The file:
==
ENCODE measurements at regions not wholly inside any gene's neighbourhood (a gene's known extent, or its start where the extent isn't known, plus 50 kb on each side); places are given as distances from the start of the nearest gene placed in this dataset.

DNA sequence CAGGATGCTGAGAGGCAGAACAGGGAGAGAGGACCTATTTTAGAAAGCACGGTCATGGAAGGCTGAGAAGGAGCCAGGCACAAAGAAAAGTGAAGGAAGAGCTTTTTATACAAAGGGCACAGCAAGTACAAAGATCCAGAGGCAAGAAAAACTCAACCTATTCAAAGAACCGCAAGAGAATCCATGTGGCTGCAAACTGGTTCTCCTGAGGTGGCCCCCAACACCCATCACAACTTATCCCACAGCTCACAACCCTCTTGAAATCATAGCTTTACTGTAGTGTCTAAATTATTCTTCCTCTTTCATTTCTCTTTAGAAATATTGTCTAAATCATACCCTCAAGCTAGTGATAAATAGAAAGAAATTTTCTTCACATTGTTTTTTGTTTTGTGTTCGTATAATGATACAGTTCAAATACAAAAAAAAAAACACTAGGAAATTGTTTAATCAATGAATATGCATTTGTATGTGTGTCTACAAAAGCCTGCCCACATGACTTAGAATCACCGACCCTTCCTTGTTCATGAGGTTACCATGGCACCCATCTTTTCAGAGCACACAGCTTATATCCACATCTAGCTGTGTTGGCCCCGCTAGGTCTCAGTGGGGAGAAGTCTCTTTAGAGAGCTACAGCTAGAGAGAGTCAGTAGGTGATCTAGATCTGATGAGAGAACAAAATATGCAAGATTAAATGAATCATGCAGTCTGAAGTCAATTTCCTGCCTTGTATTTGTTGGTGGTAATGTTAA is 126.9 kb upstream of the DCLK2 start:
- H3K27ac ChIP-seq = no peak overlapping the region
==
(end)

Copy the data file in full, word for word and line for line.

ENCODE measurements at regions not wholly inside any gene's neighbourhood (a gene's known extent, or its start where the extent isn't known, plus 50 kb on each side); places are given as distances from the start of the nearest gene placed in this dataset.

DNA sequence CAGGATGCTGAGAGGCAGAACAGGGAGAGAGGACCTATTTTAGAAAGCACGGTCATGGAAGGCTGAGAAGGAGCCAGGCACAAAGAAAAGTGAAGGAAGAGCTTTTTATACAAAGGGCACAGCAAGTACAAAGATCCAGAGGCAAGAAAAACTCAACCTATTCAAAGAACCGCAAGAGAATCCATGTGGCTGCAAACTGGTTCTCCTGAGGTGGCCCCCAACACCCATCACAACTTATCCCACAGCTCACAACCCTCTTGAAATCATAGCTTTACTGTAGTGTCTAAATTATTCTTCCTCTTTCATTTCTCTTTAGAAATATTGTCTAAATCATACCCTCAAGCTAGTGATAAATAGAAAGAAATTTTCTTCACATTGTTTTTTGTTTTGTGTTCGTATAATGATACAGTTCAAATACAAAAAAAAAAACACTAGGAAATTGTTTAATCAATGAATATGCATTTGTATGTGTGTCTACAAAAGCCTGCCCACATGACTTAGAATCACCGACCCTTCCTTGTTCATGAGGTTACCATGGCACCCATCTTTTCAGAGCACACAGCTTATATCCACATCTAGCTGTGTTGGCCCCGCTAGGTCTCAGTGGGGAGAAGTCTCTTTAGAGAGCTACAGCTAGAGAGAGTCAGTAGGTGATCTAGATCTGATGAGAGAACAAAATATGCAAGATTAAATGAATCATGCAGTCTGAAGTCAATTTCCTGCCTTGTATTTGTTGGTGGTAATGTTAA is 126.9 kb upstream of the DCLK2 start:
- H3K27ac ChIP-seq = no peak overlapping the region